# [EM] Re: "Approval Later-no-Harm",

Chris Benham chrisbenham at bigpond.com
Sun May 8 08:14:01 PDT 2005

```Ted,

>In my last post (Thu.May5)  I  suggested  this
>criterion:
>"If  x wins, and  afterwards some identical ballots
>that approve x are uniformly changed only so that they
>approve more candidates than previously; then if there
>is a new winner it must be one of  the candidates
>approved on these altered ballots."
>
>This is supposed to be a simple test for the property
>that approving more candidates should never change the
>winner from an approved (on the original ballots)
>candidate to a disapproved (on both sets of ballots)
>candidate.
>
>This is very similar to this monotonicity-like
>criterion:
>"If x wins, and afterwards some ballots are changed
>only to increase the approval scores of some other
>candidates; then if there is new winner it must be one
>of the candidates whose approval scores have been
>raised."
>
>Or maybe it is better to put it the other way:
>"If x wins, and afterwards some ballots are changed
>only to decrease the approval scores of one or more
>other candidates; then x must still win."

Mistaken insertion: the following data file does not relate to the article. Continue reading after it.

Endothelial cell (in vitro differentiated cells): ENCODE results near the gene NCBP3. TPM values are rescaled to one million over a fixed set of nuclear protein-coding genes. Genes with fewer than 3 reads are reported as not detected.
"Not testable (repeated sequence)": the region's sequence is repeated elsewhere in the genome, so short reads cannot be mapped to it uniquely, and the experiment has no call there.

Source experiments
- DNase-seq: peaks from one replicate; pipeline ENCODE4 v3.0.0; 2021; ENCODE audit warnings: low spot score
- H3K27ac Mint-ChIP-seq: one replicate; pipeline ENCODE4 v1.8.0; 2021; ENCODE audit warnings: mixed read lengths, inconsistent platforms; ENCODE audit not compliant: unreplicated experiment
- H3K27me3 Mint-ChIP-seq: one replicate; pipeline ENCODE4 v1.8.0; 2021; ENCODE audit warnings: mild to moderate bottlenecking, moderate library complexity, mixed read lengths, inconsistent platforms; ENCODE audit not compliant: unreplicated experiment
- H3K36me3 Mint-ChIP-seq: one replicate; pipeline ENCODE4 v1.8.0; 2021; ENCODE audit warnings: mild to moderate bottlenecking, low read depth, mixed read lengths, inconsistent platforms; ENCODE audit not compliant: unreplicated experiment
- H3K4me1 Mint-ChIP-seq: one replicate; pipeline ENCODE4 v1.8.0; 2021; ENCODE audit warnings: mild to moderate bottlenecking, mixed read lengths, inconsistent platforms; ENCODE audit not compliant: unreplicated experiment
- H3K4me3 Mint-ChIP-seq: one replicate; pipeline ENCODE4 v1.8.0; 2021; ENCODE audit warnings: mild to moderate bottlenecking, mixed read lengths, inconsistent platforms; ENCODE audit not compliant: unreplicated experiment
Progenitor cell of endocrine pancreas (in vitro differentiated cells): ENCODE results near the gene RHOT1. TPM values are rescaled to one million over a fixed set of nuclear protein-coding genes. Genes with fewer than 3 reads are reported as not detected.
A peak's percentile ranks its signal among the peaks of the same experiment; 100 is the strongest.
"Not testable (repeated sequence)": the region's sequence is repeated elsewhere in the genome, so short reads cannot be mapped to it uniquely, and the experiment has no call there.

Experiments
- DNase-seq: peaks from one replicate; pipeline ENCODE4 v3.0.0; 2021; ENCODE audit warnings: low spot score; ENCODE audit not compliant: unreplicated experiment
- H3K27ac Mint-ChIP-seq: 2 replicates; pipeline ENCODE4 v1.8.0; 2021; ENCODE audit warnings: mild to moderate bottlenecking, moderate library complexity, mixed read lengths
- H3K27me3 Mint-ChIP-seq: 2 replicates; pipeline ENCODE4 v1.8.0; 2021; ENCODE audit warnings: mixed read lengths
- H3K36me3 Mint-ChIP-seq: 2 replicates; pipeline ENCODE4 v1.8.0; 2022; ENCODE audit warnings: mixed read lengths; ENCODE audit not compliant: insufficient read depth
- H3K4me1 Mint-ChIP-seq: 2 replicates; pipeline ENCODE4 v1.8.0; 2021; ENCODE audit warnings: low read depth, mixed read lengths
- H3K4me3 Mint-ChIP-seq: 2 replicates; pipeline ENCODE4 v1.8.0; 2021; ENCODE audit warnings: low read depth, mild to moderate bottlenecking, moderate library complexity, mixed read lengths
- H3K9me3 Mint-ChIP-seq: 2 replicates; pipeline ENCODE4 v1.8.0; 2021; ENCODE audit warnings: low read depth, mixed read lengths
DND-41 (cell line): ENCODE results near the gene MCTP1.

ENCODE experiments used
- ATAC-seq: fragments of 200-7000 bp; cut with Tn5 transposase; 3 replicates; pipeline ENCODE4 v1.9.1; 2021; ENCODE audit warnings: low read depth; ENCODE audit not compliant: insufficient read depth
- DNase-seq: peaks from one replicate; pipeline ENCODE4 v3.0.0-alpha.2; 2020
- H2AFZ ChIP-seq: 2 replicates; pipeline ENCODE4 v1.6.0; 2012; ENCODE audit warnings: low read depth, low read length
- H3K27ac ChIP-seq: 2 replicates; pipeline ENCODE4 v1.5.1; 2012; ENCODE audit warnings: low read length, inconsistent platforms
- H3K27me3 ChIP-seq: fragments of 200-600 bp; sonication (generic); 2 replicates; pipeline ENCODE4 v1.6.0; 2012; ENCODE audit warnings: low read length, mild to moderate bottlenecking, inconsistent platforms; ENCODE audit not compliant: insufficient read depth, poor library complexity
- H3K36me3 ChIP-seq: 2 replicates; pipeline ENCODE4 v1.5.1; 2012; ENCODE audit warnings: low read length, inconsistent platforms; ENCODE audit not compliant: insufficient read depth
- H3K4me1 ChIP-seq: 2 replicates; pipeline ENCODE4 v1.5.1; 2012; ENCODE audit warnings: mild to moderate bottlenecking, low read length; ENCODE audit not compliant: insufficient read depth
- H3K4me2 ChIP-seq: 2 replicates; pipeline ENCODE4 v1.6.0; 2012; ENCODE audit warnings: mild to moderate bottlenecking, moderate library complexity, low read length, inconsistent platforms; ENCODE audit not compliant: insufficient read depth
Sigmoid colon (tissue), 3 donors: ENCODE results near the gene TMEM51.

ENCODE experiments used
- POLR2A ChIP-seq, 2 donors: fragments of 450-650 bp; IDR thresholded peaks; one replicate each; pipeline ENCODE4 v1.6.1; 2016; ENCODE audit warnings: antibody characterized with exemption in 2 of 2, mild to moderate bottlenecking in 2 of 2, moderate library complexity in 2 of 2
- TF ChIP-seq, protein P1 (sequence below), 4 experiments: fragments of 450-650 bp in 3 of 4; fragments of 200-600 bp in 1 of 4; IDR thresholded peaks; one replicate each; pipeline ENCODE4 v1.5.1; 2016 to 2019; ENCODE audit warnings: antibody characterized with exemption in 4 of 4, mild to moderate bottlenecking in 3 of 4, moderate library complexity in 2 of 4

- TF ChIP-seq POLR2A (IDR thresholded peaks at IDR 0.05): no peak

>
>Yes, this seems more succinct. But what to call it,
>"Mono-reduce opposition approval"?
>

You responded (Fri.May6):

> But you lost me here. I'm don't think the two last definitions are
> equivalent. In the first mono-like criterion, X is the winner before
> approval-extension. In the second, X is the winner with expanded
> approval. Call the second winner Y instead, for clarity.

Yes, the two definitions may not be exactly equivalent, but they convey
the same idea. I would say that normally a method that meets one would
meet the other.

Ted:

> Also, are you assuming that when approval is extended it is being
> applied only to lower-ranked candidates than those already approved?
> That would be normal for ranked ballots with approval cutoff.

Yes.

I also wrote:
Another criterion that applies to rankings/approval
methods interests me, which I might call "Disapproval
Later-no-Harm":

"Ranking a disapproved candidate must never harm an
approved candidate".

(A stronger version would add "or a higher-ranked
disapproved candidate").
This is incompatible with Condorcet, and in a future
post I'll suggest a method that meets it.

Ted:
"This goes around and around ... If you have such a method, I don't
think it will satisfy the Condorcet Criterion.

But I'm interested anyway ;-)"

CB: The method I had in mind when I wrote that I've since rejected, sorry.
Also, sorry list for somehow accidentally sending my last post three times.

Chris Benham

```